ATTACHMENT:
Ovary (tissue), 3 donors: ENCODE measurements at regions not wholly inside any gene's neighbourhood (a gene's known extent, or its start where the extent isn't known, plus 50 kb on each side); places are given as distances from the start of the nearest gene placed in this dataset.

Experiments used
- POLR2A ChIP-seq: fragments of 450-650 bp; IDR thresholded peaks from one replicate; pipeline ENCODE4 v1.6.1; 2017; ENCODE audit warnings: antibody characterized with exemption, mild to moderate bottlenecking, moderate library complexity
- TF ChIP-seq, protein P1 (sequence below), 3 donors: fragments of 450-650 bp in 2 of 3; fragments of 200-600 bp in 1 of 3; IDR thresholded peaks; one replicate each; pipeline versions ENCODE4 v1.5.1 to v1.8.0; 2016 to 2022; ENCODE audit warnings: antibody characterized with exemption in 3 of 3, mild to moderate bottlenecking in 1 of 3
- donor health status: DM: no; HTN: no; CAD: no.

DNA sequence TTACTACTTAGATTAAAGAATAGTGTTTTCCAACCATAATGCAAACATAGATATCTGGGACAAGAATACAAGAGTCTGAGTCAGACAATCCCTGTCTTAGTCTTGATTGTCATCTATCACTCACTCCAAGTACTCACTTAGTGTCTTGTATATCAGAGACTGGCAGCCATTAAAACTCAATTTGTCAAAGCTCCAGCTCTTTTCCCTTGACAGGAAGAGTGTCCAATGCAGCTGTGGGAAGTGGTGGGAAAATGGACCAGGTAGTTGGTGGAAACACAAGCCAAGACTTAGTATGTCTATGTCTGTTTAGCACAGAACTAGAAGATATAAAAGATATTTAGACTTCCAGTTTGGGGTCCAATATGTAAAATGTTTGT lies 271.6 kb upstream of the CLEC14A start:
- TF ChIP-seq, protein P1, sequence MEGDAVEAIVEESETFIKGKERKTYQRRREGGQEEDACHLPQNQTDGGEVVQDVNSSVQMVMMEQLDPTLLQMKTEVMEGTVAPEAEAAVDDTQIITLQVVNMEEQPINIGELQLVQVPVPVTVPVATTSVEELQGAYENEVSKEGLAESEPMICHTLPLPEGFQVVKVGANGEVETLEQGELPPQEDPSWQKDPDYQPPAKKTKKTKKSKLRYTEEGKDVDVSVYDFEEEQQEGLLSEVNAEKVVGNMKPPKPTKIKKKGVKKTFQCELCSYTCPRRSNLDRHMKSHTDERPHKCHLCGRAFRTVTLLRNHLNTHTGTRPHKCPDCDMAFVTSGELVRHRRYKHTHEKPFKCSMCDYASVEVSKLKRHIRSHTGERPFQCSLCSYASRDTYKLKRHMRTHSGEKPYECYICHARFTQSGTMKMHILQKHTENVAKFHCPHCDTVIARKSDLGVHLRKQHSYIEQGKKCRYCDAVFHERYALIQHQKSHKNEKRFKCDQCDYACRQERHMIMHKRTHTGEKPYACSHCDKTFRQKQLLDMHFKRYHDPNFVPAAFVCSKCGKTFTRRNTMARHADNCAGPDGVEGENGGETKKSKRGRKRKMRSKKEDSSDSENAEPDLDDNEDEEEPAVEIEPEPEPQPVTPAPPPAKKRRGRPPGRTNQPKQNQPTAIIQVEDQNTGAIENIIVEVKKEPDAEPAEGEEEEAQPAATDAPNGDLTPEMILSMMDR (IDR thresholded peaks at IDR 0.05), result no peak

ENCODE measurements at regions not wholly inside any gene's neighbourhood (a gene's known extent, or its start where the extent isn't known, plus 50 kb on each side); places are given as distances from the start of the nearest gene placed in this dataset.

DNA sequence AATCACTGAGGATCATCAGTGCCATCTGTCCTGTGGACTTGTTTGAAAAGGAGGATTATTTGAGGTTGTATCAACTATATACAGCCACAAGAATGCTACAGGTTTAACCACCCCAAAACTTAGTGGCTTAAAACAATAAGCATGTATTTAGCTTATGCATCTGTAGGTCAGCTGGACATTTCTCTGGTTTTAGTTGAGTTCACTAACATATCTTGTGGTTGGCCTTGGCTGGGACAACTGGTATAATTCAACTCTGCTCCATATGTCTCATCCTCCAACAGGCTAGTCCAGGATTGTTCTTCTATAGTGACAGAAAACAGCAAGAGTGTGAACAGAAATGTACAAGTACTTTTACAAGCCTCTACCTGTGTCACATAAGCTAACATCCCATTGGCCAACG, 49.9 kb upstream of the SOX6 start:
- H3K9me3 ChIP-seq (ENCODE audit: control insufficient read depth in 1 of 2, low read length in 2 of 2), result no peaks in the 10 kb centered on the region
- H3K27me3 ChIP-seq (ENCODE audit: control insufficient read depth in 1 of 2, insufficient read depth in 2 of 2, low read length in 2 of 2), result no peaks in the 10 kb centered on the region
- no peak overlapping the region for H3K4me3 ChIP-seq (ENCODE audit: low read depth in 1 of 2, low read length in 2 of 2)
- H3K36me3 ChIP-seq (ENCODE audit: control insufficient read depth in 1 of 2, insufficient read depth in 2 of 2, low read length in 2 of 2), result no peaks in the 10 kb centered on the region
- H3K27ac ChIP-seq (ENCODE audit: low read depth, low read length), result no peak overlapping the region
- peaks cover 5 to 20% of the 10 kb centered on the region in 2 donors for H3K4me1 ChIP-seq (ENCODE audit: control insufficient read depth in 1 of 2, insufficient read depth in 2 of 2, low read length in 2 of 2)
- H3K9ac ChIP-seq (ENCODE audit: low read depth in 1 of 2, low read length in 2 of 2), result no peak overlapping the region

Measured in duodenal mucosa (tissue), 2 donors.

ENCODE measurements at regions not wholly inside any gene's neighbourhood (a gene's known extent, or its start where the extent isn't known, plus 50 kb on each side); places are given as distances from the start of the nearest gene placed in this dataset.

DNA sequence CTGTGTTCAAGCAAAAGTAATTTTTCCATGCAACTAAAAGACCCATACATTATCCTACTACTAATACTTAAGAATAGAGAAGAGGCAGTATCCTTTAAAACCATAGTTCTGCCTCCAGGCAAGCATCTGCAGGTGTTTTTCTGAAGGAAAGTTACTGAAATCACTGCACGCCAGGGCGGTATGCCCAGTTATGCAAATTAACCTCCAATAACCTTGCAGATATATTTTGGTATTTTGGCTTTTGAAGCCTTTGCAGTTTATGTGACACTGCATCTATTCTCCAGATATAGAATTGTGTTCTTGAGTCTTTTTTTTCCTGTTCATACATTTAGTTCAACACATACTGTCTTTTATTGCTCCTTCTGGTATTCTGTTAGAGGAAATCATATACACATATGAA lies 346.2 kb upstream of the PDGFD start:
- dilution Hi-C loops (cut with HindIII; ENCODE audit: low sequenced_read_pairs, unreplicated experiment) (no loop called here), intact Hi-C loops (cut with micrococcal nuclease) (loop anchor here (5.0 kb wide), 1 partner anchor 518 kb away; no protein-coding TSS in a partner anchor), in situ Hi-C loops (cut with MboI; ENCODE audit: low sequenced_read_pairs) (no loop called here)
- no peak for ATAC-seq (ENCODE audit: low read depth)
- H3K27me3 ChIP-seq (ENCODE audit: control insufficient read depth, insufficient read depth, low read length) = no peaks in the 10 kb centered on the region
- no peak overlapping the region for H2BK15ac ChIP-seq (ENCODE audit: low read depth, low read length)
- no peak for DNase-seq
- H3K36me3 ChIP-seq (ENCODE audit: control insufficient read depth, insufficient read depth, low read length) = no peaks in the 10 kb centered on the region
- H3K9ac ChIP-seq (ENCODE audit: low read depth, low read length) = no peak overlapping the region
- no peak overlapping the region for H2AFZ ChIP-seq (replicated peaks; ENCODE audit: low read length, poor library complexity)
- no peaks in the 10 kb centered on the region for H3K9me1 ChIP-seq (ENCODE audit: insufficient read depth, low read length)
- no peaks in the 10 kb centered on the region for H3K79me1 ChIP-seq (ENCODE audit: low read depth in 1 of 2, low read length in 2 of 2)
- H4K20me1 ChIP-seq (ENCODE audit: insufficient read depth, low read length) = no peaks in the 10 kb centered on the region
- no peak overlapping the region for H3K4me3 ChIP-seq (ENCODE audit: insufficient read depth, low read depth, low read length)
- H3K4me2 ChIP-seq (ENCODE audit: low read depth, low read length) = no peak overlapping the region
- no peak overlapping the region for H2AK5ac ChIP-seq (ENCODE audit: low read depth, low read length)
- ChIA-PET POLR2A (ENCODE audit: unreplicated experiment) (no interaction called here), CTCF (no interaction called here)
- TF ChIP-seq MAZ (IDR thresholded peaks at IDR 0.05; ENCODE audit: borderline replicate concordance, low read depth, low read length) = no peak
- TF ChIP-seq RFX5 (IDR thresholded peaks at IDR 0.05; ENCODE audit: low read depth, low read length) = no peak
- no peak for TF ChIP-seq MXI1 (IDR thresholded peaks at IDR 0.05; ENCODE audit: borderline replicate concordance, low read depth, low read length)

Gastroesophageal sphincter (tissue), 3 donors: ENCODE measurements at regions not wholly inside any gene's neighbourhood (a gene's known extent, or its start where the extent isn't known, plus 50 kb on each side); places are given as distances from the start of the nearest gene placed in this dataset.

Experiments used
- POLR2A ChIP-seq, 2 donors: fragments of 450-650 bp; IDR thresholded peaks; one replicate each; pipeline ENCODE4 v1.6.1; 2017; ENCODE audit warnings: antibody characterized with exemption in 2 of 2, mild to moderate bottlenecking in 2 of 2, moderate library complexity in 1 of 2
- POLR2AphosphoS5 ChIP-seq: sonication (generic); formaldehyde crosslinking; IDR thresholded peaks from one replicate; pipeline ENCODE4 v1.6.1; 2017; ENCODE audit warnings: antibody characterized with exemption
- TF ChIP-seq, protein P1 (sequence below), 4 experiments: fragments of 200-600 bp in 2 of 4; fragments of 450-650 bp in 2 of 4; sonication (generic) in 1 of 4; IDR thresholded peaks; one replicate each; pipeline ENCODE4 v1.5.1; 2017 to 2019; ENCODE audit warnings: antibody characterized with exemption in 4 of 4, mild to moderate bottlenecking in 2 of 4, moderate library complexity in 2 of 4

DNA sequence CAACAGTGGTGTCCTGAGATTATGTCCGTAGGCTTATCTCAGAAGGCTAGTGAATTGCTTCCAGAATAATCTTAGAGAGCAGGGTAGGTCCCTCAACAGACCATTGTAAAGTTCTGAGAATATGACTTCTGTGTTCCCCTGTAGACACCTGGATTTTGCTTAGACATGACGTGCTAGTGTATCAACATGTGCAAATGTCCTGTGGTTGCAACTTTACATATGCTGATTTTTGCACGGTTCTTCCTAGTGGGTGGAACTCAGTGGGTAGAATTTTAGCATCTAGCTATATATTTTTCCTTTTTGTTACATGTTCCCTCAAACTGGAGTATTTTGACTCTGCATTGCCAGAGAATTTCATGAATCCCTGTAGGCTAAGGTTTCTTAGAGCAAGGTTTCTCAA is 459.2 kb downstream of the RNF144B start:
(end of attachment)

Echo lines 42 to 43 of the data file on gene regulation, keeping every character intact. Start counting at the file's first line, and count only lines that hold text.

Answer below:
- TF ChIP-seq, protein P1 (sequence below), 4 experiments: fragments of 200-600 bp in 2 of 4; fragments of 450-650 bp in 2 of 4; sonication (generic) in 1 of 4; IDR thresholded peaks; one replicate each; pipeline ENCODE4 v1.5.1; 2017 to 2019; ENCODE audit warnings: antibody characterized with exemption in 4 of 4, mild to moderate bottlenecking in 2 of 4, moderate library complexity in 2 of 4

DNA sequence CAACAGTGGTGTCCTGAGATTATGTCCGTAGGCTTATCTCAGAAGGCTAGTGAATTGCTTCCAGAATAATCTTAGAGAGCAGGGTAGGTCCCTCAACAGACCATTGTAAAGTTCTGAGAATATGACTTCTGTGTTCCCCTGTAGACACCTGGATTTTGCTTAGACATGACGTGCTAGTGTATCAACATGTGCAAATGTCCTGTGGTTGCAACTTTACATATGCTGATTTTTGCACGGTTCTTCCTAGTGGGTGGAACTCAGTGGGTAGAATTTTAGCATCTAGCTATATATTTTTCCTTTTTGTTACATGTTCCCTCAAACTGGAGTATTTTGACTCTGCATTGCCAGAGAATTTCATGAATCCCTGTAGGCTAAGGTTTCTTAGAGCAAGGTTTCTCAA is 459.2 kb downstream of the RNF144B start: